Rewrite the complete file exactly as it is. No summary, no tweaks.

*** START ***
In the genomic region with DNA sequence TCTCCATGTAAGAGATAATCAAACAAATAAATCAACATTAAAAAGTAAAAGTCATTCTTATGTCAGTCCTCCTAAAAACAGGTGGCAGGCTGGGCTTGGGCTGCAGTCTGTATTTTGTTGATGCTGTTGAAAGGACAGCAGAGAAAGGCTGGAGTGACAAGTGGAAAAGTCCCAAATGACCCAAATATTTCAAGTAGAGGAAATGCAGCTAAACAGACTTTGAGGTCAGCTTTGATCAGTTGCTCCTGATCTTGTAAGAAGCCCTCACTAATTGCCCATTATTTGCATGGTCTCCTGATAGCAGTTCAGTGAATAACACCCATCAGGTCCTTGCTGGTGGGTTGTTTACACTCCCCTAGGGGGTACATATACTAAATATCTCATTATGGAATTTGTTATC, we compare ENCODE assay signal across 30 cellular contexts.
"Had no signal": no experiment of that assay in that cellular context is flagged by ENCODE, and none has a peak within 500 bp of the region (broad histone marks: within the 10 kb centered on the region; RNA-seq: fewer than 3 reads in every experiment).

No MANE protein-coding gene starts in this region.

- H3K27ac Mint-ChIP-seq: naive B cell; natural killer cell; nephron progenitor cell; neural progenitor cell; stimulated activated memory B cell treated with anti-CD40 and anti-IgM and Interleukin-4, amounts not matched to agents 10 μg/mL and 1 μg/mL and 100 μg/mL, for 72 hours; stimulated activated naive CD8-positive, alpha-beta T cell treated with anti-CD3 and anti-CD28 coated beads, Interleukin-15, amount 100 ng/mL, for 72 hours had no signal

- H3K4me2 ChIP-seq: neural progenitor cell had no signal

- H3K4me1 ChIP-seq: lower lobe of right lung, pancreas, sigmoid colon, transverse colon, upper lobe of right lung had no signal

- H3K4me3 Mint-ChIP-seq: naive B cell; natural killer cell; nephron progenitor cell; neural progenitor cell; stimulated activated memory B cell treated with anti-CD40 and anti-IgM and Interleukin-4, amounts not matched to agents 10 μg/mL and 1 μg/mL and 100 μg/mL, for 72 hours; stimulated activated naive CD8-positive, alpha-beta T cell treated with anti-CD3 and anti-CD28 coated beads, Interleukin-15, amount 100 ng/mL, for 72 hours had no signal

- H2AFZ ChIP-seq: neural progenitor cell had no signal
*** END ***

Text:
In the genomic region with DNA sequence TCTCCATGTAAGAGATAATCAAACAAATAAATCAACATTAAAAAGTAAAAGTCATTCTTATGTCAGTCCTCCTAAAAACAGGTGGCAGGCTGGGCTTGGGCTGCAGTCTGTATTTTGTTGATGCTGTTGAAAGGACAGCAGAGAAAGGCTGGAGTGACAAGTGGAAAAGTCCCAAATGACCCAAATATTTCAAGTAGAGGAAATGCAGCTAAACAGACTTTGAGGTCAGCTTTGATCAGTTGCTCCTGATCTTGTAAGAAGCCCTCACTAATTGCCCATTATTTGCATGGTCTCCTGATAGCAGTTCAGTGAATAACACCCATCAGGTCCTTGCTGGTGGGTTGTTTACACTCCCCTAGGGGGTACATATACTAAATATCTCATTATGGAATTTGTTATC, we compare ENCODE assay signal across 30 cellular contexts.
"Had no signal": no experiment of that assay in that cellular context is flagged by ENCODE, and none has a peak within 500 bp of the region (broad histone marks: within the 10 kb centered on the region; RNA-seq: fewer than 3 reads in every experiment).

No MANE protein-coding gene starts in this region.

- H3K27ac Mint-ChIP-seq: naive B cell; natural killer cell; nephron progenitor cell; neural progenitor cell; stimulated activated memory B cell treated with anti-CD40 and anti-IgM and Interleukin-4, amounts not matched to agents 10 μg/mL and 1 μg/mL and 100 μg/mL, for 72 hours; stimulated activated naive CD8-positive, alpha-beta T cell treated with anti-CD3 and anti-CD28 coated beads, Interleukin-15, amount 100 ng/mL, for 72 hours had no signal

- H3K4me2 ChIP-seq: neural progenitor cell had no signal

- H3K4me1 ChIP-seq: lower lobe of right lung, pancreas, sigmoid colon, transverse colon, upper lobe of right lung had no signal

- H3K4me3 Mint-ChIP-seq: naive B cell; natural killer cell; nephron progenitor cell; neural progenitor cell; stimulated activated memory B cell treated with anti-CD40 and anti-IgM and Interleukin-4, amounts not matched to agents 10 μg/mL and 1 μg/mL and 100 μg/mL, for 72 hours; stimulated activated naive CD8-positive, alpha-beta T cell treated with anti-CD3 and anti-CD28 coated beads, Interleukin-15, amount 100 ng/mL, for 72 hours had no signal

- H2AFZ ChIP-seq: neural progenitor cell had no signal